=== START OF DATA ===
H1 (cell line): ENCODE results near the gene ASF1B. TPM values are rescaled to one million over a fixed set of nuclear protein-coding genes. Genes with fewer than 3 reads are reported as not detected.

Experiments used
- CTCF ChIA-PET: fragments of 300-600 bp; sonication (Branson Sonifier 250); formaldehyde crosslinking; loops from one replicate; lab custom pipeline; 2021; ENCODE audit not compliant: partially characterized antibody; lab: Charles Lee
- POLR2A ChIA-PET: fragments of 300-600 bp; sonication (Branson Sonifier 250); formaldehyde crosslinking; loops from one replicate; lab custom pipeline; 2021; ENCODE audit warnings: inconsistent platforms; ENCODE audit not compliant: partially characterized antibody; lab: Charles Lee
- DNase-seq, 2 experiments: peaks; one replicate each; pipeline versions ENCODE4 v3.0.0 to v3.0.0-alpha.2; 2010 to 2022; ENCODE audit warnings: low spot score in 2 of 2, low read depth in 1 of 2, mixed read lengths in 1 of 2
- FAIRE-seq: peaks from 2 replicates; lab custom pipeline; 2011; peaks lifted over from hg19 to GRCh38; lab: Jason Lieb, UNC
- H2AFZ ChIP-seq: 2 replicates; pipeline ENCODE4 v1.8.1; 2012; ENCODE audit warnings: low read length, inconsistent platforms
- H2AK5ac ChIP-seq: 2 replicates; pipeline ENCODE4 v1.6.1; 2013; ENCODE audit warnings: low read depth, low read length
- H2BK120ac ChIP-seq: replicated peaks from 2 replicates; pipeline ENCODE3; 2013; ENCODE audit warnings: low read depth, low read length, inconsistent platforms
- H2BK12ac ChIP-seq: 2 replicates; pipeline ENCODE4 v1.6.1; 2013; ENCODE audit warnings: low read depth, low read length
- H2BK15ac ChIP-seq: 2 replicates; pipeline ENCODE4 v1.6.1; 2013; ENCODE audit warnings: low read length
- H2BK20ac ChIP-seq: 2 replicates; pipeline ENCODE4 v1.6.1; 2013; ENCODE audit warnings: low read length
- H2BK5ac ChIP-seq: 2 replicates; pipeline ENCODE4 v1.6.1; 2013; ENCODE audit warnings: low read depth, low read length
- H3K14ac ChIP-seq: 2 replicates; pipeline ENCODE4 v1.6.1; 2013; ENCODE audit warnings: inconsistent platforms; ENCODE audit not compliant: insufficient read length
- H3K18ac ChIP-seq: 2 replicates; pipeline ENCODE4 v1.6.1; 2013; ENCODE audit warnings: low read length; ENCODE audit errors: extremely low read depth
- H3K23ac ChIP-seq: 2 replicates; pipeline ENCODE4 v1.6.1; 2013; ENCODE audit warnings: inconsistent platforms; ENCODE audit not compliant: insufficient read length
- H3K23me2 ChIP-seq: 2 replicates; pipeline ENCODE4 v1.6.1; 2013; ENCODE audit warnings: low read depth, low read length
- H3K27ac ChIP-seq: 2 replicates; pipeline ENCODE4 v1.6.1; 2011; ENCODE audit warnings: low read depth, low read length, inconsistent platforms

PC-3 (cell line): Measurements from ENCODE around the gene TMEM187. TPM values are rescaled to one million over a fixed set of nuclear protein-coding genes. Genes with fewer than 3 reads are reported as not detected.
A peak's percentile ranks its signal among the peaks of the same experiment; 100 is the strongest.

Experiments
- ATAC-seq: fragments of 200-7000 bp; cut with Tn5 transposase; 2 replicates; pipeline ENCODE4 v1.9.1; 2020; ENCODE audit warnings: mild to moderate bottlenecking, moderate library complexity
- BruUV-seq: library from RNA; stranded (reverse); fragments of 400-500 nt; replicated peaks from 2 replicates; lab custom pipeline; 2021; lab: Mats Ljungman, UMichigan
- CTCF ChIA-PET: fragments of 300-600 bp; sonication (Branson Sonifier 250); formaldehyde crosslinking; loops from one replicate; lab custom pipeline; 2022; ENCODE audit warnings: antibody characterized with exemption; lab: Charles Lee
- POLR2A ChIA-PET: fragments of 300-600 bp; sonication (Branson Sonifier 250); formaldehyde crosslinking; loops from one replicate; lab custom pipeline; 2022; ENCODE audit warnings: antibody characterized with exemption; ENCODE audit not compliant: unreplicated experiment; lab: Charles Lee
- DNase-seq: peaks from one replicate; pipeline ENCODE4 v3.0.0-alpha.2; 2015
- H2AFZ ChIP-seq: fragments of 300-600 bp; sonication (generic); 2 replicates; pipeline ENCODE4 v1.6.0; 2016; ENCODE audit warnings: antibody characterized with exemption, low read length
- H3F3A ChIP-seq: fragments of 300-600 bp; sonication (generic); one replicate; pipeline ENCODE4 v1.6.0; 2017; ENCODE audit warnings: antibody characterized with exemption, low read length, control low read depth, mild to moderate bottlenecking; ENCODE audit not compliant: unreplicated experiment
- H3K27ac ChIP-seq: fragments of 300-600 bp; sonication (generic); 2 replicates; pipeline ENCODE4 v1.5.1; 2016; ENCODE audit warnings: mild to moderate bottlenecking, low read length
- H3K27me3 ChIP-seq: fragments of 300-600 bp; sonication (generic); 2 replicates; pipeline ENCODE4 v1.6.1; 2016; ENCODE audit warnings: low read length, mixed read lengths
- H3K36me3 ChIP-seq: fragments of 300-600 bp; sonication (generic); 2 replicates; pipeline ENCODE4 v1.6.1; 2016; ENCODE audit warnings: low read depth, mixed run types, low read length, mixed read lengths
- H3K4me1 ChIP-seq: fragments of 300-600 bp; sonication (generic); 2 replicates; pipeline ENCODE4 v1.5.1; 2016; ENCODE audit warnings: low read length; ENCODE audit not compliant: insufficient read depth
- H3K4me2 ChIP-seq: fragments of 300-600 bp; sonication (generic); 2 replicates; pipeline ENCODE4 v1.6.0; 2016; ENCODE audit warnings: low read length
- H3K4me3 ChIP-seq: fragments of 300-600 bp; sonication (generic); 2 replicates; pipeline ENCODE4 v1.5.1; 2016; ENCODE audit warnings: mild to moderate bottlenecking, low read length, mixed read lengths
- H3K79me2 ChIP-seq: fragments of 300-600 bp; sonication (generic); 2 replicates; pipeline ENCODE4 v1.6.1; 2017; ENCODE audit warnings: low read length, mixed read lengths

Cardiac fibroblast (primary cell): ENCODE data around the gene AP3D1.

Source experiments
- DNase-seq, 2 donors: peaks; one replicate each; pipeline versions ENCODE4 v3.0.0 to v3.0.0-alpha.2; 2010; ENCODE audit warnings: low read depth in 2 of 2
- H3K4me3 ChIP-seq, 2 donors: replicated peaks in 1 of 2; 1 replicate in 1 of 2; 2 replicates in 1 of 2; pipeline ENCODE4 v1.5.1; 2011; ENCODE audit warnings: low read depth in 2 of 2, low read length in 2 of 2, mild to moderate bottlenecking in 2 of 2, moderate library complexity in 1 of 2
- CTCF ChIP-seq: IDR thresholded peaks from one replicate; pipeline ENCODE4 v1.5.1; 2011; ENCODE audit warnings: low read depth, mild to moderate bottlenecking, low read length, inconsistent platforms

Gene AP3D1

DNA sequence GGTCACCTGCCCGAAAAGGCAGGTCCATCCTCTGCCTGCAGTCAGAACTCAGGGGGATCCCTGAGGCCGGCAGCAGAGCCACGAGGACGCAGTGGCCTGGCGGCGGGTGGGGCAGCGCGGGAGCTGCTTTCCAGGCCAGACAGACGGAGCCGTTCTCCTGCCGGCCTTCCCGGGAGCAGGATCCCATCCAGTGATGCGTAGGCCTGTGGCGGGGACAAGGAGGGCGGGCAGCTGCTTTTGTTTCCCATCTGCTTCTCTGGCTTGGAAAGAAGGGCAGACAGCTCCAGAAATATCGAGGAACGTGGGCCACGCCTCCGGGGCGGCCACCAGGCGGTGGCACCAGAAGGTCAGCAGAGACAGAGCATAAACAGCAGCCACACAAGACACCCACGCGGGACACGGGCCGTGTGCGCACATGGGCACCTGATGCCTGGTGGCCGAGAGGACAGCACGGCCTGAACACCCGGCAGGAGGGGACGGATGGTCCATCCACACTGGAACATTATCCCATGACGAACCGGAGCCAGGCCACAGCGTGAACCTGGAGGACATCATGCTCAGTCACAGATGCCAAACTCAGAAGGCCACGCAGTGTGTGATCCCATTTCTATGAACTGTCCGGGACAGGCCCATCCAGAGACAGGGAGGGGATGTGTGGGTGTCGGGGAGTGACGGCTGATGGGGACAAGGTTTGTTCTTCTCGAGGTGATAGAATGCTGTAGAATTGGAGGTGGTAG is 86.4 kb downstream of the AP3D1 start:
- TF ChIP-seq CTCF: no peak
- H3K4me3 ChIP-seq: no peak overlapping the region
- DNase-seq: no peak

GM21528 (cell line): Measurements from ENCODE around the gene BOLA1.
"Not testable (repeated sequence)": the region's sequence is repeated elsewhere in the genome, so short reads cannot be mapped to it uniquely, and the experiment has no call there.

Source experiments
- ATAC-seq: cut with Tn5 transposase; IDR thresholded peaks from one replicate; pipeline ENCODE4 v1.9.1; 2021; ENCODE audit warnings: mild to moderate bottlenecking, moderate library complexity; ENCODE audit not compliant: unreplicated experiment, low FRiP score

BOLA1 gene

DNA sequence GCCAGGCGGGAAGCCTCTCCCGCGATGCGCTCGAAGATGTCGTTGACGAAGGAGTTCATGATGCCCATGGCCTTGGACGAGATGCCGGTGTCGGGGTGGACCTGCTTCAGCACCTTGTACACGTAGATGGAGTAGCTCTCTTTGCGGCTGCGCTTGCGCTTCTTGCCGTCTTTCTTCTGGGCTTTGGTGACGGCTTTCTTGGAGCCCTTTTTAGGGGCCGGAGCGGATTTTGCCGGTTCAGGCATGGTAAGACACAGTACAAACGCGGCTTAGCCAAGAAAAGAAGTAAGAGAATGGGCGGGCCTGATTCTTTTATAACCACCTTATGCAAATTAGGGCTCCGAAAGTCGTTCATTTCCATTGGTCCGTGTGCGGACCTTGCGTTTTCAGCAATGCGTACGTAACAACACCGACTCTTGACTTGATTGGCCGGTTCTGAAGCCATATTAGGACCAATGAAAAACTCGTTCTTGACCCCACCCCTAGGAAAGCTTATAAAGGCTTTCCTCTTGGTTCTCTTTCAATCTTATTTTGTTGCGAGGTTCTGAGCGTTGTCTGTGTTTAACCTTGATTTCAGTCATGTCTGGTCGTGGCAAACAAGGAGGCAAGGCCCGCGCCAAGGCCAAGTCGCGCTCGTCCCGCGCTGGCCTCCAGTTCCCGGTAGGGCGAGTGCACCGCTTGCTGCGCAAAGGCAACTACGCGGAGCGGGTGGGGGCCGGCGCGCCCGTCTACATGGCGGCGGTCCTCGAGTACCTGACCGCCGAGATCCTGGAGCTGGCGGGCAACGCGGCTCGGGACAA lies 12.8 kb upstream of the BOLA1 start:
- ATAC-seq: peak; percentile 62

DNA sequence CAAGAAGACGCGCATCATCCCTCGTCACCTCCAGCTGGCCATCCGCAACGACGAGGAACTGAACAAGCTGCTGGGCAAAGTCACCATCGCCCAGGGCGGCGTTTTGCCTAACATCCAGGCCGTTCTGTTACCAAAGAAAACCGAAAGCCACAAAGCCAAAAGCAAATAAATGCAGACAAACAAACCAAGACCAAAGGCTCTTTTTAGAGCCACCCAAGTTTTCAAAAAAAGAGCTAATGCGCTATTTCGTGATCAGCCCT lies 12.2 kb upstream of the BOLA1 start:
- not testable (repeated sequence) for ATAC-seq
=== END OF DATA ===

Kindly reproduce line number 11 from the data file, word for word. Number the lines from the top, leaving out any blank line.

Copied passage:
- H2BK15ac ChIP-seq: 2 replicates; pipeline ENCODE4 v1.6.1; 2013; ENCODE audit warnings: low read length